The Miracle Cure Gwyneth Paltrow Accidentally Got Right

Even NASA piled on to shoot down her Goop website’s claims about its oddball upper-arm stickers. But what if a patch-happy patient truly believes they’re effective?

Gwyneth Paltrow, Oscar-winner and dubious lifestyle guru, is under fire again. At issue this time: Body Vibes, the small stickers that can be placed on the upper arms to “promote healing,” “rebalance energy frequencies,” “smooth out physical tension and anxiety,” and “boost cell turnover.”

Paltrow wasn’t criticized because her website Goop was again peddling a product that couldn’t prove any of its claims or outright dangerous. Or because one—“boosting cell turnover”—sounded like something that no one should ever want. Rather she was slapped for the biological basis on which these claims were made: Paltrow said the healing power of Body Vibes came from NASA space science. Its inventors had supposedly used “the same conductive carbon material that NASA uses to line space suits so they can monitor an astronaut’s vital [signs] during wear.” According to GOOP, the technology developed by NASA used a “biofrequency that resonates with the body’s natural energy field.”

NASA immediately debunked Paltrow’s claim, stating that spacesuits “do not have any conductive carbon material lining.” (And Goop subsequently removed it.)

Although many have been quick to dismiss Goop’s latest miracle cure, Body Vibe stickers do offer the same thing that alternative healers typically promise—a chance to benefit from the placebo response.

One of the first demonstrations of the power of the placebo took place on the battlefields of World War II, where a nurse ran out of morphine. Unable to tell a wounded soldier that she had nothing to treat his pain, she said the saltwater she had just given him was actually morphine. To her surprise, the soldier’s pain disappeared. Researchers have since found that people can learn to release their own endorphins: powerful, morphine-like, pain-relieving chemicals made by the pituitary gland and hypothalamus. Indeed, the biological basis of pain relief from acupuncture has nothing to do with where the healer puts the needles—or even whether the needles enter the skin—and everything to do with some patients releasing their own endorphins.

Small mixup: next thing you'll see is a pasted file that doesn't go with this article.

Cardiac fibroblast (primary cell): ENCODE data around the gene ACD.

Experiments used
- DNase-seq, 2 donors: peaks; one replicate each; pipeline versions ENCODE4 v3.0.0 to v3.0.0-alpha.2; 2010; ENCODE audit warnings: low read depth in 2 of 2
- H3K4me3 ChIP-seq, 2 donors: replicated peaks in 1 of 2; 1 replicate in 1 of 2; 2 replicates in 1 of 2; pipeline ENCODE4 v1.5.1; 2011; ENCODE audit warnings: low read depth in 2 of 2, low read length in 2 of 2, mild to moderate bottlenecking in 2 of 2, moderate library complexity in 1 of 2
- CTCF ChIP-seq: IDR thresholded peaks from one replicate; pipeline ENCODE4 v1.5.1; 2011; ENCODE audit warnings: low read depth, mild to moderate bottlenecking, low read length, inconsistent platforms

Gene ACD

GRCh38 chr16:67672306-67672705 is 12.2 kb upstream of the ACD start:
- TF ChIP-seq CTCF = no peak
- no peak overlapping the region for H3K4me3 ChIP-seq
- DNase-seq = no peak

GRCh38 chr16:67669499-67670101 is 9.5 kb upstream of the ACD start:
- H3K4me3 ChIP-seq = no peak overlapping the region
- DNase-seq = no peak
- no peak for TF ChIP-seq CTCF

The placebo response isn’t limited to pain relief.

In 1957, John Imboden and colleagues at Johns Hopkins School of Medicine performed a landmark experiment. They administered a series of psychological tests to military personnel working at Fort Detrick, Maryland. A few months later, an influenza pandemic swept across the camp. Imboden found that recruits who were depressed had symptoms of influenza that lasted longer and were more severe than those in recruits who weren’t depressed. In other words, mood determined illness. “The mind,” wrote John Milton in Paradise Lost, “can make a heaven of hell and a hell of heaven.”

In 1975, Robert Ader and Nicholas Cohen from the University of Rochester School of Medicine took Imboden’s observations one step further. They found that rats given cyclophosphamide (an immune-suppressive drug) in saccharin-flavored water developed an inability to respond to foreign proteins. Weeks later, their immune systems recovered. That wasn’t surprising. What was surprising was that when these same rats were later given saccharin-flavored water only, they again had a lesser immune response. The rats, by pairing the taste of saccharin with an immune-suppressive drug, had learned to suppress their own immune systems. Amazing.

The next question: Could researchers teach people to suppress their immune response? Again, Robert Ader took the lead. Working with a teenager with the autoimmune disease lupus, he paired cyclophosphamide with a distinct taste (cod liver oil) and smell (rose perfume). Like the rats, the boy learned to suppress his immune response, requiring less-frequent dosing of the steroid necessary to control his disease. Other researchers replicated Ader’s findings. And it worked both ways; not only could people learn to suppress their immune responses, they could learn to enhance them.